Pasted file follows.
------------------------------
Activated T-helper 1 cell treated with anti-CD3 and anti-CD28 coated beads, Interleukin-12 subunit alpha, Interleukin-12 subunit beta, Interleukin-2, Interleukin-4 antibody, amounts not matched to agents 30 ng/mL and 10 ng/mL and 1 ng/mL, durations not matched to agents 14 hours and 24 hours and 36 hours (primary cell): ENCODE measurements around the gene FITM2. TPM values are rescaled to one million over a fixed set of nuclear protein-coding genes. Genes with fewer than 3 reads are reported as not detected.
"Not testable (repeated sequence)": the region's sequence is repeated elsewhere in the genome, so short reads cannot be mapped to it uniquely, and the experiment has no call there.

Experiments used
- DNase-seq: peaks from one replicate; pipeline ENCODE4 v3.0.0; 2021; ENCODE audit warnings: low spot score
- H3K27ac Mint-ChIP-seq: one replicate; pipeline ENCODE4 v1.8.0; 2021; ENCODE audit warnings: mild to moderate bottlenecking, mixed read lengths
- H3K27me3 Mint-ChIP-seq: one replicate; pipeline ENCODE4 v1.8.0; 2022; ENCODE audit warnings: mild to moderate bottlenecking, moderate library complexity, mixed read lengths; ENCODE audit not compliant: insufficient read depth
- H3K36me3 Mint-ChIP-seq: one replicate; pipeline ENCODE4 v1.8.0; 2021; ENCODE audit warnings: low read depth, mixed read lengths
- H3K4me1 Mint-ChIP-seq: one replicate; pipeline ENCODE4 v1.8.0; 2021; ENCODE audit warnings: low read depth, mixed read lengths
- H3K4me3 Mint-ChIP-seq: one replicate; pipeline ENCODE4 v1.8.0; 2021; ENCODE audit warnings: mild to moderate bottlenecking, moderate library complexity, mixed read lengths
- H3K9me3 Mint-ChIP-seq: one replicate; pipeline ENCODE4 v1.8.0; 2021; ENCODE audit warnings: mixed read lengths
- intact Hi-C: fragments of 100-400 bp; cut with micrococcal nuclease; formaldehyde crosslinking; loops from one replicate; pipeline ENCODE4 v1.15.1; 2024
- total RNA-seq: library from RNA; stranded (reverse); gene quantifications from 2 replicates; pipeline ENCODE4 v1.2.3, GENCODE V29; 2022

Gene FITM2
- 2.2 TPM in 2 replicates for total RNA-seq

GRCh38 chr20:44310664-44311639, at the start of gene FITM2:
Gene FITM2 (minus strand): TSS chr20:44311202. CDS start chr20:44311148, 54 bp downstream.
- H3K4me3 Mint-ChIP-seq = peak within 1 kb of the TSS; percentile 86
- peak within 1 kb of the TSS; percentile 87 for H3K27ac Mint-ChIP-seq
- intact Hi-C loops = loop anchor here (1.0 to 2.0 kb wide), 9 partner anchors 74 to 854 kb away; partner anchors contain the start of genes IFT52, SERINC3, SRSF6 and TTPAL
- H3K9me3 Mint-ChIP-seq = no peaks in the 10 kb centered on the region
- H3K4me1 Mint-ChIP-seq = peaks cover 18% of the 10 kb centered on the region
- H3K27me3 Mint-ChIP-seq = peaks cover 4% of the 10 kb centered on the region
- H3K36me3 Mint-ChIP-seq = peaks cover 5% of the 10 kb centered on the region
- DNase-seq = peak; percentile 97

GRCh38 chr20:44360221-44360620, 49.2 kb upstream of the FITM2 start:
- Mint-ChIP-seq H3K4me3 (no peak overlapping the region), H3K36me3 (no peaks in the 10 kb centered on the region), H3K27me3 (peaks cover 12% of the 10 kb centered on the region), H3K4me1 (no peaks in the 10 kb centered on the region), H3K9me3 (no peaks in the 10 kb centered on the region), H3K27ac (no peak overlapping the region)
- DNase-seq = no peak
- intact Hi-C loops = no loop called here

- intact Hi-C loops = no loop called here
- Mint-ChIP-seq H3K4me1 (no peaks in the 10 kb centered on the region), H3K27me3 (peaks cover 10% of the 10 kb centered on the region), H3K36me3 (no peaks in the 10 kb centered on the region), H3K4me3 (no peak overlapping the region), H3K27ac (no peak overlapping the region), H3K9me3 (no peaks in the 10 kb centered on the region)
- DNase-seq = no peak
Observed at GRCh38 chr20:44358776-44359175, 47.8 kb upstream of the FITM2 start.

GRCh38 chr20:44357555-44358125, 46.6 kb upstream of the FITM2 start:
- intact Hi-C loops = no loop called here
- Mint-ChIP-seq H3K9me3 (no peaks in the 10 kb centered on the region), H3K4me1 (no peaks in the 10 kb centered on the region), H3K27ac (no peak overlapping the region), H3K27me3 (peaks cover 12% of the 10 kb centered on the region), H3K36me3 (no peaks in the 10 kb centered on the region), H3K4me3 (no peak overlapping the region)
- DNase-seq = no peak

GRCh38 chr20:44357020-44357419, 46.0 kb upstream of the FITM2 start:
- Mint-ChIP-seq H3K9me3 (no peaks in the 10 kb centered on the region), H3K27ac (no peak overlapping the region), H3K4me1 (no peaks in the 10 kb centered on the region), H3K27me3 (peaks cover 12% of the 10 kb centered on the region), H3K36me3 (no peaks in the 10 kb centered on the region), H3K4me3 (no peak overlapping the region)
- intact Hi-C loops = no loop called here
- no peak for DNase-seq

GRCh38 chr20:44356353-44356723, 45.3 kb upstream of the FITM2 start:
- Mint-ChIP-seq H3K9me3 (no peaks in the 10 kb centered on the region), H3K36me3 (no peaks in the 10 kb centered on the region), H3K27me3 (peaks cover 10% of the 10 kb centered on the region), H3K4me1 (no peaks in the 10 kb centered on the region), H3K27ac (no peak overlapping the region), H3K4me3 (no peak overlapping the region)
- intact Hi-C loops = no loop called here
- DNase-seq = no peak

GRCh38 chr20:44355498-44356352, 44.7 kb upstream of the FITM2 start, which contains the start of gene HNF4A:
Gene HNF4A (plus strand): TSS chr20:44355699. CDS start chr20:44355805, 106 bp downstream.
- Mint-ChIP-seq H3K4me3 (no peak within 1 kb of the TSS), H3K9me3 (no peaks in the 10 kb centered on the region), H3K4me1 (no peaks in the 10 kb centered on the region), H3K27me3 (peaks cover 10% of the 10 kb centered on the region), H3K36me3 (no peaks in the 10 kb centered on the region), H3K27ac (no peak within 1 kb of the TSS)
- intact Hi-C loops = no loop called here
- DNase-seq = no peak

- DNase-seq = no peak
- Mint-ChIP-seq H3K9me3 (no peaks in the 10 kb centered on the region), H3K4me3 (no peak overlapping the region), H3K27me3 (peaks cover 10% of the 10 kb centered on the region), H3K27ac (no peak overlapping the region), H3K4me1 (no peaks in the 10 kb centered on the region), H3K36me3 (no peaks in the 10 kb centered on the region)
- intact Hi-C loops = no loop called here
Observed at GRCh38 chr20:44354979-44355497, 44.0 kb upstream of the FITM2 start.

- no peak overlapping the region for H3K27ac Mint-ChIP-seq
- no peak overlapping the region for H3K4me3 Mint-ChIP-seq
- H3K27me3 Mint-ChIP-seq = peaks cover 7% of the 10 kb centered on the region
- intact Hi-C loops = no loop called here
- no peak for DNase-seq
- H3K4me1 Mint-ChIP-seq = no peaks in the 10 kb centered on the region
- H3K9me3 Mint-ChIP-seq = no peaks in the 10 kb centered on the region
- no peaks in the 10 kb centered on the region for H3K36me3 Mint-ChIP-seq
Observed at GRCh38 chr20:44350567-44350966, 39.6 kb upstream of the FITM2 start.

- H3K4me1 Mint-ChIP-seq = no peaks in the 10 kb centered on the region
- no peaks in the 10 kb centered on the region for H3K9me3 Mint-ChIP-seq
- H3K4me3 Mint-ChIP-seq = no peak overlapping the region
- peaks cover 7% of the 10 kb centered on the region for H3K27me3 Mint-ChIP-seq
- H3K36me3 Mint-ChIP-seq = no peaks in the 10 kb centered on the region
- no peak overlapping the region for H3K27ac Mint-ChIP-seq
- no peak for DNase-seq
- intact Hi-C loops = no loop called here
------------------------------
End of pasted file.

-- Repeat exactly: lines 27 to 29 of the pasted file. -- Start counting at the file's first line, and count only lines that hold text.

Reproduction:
- DNase-seq = no peak
- intact Hi-C loops = no loop called here

- intact Hi-C loops = no loop called here